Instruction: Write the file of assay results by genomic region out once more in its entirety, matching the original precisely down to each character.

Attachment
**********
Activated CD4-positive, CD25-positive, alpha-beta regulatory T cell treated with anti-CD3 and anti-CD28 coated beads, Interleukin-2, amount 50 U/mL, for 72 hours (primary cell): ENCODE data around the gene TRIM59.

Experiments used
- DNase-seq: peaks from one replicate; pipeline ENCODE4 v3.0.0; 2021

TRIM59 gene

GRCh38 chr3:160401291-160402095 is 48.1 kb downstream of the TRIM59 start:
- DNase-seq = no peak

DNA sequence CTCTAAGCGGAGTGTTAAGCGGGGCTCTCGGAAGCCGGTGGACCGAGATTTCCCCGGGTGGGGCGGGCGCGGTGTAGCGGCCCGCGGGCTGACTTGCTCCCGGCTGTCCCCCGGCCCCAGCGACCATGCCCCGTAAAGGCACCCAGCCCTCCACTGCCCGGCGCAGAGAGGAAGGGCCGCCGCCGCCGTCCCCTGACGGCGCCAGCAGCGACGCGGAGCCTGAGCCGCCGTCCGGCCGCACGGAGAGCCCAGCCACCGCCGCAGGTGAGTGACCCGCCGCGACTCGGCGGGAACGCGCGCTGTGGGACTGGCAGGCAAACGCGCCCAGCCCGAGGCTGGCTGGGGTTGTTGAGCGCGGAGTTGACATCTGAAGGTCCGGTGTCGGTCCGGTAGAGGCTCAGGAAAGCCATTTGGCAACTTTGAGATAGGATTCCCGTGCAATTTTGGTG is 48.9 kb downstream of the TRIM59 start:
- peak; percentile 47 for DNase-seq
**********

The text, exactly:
Activated CD4-positive, CD25-positive, alpha-beta regulatory T cell treated with anti-CD3 and anti-CD28 coated beads, Interleukin-2, amount 50 U/mL, for 72 hours (primary cell): ENCODE data around the gene TRIM59.

Experiments used
- DNase-seq: peaks from one replicate; pipeline ENCODE4 v3.0.0; 2021

TRIM59 gene

GRCh38 chr3:160401291-160402095 is 48.1 kb downstream of the TRIM59 start:
- DNase-seq = no peak

DNA sequence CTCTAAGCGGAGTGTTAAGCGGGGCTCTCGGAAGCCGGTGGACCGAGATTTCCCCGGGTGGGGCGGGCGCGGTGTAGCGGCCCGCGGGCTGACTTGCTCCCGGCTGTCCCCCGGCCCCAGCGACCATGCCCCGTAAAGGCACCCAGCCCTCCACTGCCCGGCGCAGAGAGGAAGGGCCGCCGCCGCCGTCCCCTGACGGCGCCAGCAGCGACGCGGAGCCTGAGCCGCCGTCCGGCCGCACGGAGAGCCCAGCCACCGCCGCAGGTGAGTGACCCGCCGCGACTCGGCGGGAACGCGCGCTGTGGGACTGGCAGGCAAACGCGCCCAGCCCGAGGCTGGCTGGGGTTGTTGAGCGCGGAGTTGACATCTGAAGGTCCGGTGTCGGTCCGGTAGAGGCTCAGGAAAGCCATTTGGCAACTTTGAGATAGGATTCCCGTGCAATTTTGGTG is 48.9 kb downstream of the TRIM59 start:
- peak; percentile 47 for DNase-seq